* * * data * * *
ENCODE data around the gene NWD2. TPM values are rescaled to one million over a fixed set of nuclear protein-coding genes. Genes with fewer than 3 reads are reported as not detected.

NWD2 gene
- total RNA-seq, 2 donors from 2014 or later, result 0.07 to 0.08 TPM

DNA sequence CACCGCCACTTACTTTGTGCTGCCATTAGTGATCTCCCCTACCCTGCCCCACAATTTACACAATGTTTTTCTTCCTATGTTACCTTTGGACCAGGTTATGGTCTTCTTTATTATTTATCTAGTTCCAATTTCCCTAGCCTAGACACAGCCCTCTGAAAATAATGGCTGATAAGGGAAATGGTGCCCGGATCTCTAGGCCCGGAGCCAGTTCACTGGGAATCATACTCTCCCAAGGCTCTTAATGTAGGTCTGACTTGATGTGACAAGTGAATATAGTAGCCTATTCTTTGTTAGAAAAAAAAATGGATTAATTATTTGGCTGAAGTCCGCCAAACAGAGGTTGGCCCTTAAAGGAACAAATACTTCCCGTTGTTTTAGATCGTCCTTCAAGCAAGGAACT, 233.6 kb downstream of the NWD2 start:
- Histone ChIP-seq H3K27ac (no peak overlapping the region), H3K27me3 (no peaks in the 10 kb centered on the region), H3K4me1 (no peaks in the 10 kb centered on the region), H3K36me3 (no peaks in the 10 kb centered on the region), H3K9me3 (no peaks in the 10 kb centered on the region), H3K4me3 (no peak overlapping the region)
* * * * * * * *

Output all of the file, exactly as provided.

ENCODE data around the gene NWD2. TPM values are rescaled to one million over a fixed set of nuclear protein-coding genes. Genes with fewer than 3 reads are reported as not detected.

NWD2 gene
- total RNA-seq, 2 donors from 2014 or later, result 0.07 to 0.08 TPM

DNA sequence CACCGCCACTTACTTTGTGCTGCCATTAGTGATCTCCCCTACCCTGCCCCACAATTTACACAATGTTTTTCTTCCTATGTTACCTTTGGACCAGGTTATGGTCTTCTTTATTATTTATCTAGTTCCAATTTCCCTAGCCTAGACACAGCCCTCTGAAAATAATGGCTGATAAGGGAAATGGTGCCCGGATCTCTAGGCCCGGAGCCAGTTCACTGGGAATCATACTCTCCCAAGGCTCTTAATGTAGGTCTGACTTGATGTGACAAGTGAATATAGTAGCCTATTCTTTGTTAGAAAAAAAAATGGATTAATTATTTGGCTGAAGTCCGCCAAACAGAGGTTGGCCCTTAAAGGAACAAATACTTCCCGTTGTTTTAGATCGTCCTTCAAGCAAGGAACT, 233.6 kb downstream of the NWD2 start:
- Histone ChIP-seq H3K27ac (no peak overlapping the region), H3K27me3 (no peaks in the 10 kb centered on the region), H3K4me1 (no peaks in the 10 kb centered on the region), H3K36me3 (no peaks in the 10 kb centered on the region), H3K9me3 (no peaks in the 10 kb centered on the region), H3K4me3 (no peak overlapping the region)